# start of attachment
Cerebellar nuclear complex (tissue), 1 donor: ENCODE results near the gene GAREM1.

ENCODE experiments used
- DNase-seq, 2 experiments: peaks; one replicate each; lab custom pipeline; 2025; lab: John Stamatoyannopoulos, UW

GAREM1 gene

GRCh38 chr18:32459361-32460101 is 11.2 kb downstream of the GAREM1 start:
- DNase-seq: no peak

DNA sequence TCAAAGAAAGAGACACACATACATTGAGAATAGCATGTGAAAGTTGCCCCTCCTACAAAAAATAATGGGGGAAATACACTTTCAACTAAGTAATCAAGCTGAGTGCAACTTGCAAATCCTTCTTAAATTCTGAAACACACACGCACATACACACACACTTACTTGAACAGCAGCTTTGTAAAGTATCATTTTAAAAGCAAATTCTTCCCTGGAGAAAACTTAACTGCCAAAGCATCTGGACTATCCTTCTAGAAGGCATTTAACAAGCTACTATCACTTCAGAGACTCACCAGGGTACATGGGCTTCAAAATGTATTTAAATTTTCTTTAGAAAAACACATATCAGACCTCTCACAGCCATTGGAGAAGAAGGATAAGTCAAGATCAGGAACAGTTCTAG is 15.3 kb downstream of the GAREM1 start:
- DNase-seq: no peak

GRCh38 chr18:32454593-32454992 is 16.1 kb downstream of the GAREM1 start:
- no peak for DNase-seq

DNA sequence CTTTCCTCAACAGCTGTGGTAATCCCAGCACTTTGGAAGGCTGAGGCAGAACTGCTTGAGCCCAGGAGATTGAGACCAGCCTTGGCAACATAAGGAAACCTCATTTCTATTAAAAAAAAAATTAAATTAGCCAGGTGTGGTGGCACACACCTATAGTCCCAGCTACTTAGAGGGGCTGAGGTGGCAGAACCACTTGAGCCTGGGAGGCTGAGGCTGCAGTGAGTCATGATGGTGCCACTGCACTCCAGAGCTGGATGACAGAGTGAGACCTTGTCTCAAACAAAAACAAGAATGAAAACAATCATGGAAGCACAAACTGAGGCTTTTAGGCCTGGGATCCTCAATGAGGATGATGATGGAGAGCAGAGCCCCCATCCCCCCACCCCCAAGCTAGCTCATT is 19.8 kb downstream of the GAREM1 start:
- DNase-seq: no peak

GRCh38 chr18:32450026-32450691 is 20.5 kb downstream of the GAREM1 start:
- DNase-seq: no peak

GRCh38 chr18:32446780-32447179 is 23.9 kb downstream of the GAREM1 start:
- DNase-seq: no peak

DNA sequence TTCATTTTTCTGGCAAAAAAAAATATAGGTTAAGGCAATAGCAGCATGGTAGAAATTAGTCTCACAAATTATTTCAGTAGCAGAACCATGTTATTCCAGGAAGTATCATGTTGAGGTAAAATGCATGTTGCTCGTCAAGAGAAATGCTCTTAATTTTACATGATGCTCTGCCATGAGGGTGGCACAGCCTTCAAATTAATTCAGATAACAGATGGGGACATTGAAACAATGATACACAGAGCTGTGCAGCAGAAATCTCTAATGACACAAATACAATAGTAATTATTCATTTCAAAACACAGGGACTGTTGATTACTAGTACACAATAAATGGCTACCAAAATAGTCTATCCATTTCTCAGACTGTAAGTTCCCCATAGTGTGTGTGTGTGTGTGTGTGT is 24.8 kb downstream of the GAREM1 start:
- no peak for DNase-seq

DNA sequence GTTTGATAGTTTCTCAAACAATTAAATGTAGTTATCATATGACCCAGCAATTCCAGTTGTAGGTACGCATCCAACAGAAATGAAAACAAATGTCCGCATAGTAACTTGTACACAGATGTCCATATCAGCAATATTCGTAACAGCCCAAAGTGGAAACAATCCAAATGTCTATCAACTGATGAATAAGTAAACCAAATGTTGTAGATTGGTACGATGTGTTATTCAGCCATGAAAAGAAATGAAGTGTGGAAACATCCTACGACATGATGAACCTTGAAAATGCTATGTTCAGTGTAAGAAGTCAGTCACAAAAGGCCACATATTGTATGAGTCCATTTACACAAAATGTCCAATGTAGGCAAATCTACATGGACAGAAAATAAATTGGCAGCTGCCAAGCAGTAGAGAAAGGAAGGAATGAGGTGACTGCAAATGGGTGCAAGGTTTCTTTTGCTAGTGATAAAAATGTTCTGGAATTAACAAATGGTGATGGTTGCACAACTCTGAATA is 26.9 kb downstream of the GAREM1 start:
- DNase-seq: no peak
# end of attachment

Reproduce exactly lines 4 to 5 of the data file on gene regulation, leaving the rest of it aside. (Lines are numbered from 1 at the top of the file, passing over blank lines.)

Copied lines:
GAREM1 gene

GRCh38 chr18:32459361-32460101 is 11.2 kb downstream of the GAREM1 start: